Kent Meridian High School Rocks a Rain Garden

By Emma Foulk and Elizabeth Loudon

In 2019, Risa Suho was a senior at Kent Meridian High School and an intern at King County Wastewater Treatment Division’s Clean Water Ambassadors program. After learning about green ways to manage stormwater, she decided to write her first grant proposal. Her school received a $35,000 WaterWorks Grant to install a rain garden and cistern on school grounds and engage students through the school’s environmental club. Risa asserts this project “could address all the things I was passionate about: environmental justice, giving back to the community, and being able to do something for the environment.”

A group of 13 people smile at the camera and hold up their hands waving. They are standing or kneeling in the rain garden.
Students, teachers, and community members celebrate the completion of the rain garden in June.

Now, three years and one pandemic later, Kent Meridian students, teachers, and community members celebrated the completion of the rain garden June 2, 2022. Risa finished high school before the project got started, and another student, Elisha Gill, led the project as Environmental Club president. Both Risa and Elisha kept in touch even after Elisha graduated in 2021, mentoring younger students, and attending the planting in April 2022.

According to Risa, “It was a very liberating moment where we realized we are just two people that managed to do something very incredible for our community.” This feeling was compounded by the fact that this project was, as Elisha states, “something that [they] dreamed about but never thought would actually happen.”

Students have led the project from the beginning and were involved in all aspects of garden design. Elisha describes the project as “infectious.” She says, “Students got more excited, and it created a whole student community that wanted to make a rain garden on campus.” Both Risa and Elisha agree that it is important to have a physical space for students to connect classroom material, to have what Risa calls a “kinesthetic learning experience.”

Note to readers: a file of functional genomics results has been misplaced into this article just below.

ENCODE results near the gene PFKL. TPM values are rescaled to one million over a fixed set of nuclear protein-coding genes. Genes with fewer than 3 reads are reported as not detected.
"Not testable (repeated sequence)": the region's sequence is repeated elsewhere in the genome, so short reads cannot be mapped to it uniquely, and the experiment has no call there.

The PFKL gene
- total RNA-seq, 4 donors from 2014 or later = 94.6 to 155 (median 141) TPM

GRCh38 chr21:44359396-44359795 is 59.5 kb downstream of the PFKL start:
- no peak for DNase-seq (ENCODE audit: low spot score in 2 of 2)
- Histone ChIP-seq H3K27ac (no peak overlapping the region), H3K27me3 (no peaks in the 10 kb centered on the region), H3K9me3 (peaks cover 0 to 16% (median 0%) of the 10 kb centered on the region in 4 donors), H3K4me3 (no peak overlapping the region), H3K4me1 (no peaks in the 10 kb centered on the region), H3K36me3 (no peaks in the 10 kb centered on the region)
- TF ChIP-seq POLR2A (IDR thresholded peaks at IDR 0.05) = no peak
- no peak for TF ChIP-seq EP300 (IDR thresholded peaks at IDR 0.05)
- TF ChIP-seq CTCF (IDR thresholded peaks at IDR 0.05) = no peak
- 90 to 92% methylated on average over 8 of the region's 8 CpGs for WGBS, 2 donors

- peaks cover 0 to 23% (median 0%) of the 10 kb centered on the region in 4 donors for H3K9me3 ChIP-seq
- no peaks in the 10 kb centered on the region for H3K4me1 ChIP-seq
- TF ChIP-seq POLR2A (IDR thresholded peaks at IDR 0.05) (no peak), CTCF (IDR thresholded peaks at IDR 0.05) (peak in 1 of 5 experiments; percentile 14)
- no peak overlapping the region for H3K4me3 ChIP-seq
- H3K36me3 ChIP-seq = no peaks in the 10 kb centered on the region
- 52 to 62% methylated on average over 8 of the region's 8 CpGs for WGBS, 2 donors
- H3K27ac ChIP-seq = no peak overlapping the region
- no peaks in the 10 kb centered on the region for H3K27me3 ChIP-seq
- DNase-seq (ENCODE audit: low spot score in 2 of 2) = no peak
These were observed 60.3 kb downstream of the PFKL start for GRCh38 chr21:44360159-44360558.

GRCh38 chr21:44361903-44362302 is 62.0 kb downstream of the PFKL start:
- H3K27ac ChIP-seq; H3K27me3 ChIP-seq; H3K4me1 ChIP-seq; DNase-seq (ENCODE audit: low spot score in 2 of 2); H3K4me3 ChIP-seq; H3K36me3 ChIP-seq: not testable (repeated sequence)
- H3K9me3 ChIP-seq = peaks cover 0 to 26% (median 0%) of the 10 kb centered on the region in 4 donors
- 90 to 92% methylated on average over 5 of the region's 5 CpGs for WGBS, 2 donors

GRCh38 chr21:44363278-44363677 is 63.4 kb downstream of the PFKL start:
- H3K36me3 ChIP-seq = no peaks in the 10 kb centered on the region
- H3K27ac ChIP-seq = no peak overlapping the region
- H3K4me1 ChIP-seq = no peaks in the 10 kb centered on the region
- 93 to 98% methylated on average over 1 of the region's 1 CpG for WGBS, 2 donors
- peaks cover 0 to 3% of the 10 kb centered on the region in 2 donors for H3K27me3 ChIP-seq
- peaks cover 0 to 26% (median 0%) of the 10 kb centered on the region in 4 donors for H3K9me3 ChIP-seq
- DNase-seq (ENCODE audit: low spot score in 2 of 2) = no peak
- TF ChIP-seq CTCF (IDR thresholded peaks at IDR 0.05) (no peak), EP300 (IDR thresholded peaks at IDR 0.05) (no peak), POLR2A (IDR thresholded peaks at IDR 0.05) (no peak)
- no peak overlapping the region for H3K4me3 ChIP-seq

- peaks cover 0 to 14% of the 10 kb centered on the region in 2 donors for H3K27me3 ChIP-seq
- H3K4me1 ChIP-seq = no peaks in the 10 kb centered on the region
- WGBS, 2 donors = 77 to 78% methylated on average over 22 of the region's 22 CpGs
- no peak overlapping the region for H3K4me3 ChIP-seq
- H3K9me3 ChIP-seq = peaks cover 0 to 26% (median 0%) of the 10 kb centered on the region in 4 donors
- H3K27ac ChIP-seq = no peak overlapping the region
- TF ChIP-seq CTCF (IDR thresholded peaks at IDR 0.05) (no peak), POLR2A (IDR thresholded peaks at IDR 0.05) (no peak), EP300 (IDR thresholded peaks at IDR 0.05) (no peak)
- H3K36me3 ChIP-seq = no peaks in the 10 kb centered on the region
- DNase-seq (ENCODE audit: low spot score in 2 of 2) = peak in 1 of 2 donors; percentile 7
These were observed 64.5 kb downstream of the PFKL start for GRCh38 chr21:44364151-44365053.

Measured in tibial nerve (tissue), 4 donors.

Kent Meridian High School has a very diverse student body, with 130 languages spoken at home; English, Spanish, and Punjabi are the most common languages spoken at home. 

Three women planting the rain garden smile at the camera.
Students, teachers, and community members helped plant the rain garden. Risa and Elisha pictured left and center.

Kimberly Roberts, Environmental Club Supervisor, and science teacher sponsored and helped guide the project. Stone Soup Gardens was contractor that finalized the design, obtained permits, and managed the installation.

Risa says community support is what ultimately pulled the project through. “Projects seem impossible, but when you have the genuine support of communities, of mentors, and people who are willing to collaborate with you, it almost feels like you can accomplish anything.”

The 2,500-gallon cistern collects water from half of the school roof and slows the flow during rainy weather, with overflow going into the rain garden. The rain garden is also designed to slow the flow from the roof and adds bird and bee habitat to the school grounds.

For more information about the project, visit the class website at: https://www.kmraingarden.com/home.

People help plant plants in a area of bark mulch. A building, tent and truck are in the background.
The rain garden is designed to slow the flow from the roof and adds bird and bee habitat to the school grounds.